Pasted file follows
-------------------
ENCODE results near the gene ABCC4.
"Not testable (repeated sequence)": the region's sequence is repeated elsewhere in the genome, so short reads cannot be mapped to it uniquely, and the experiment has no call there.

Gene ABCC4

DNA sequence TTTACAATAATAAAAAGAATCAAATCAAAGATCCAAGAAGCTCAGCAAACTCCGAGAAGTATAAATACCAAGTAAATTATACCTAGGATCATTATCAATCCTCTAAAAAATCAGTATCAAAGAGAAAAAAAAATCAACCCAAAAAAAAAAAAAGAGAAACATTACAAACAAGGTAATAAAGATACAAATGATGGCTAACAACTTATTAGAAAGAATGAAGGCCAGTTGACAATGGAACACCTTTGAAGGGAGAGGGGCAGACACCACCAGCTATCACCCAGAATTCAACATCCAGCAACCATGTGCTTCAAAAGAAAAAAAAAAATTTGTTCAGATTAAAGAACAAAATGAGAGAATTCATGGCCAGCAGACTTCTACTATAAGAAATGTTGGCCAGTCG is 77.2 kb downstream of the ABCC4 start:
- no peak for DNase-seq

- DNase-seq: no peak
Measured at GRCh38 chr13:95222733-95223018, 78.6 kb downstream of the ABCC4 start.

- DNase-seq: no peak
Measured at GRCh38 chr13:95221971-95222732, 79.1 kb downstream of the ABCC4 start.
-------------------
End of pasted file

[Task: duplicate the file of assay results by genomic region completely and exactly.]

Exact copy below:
ENCODE results near the gene ABCC4.
"Not testable (repeated sequence)": the region's sequence is repeated elsewhere in the genome, so short reads cannot be mapped to it uniquely, and the experiment has no call there.

Gene ABCC4

DNA sequence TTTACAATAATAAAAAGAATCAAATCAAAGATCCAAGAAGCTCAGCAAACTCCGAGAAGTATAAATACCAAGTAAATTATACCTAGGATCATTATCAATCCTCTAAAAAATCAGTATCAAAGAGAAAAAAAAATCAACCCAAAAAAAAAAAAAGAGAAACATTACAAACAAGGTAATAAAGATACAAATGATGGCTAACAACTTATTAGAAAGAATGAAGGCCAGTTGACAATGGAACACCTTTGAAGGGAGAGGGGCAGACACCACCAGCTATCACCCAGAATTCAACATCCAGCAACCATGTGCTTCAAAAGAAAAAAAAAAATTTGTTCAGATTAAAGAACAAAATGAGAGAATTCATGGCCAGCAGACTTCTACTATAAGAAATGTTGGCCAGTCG is 77.2 kb downstream of the ABCC4 start:
- no peak for DNase-seq

- DNase-seq: no peak
Measured at GRCh38 chr13:95222733-95223018, 78.6 kb downstream of the ABCC4 start.

- DNase-seq: no peak
Measured at GRCh38 chr13:95221971-95222732, 79.1 kb downstream of the ABCC4 start.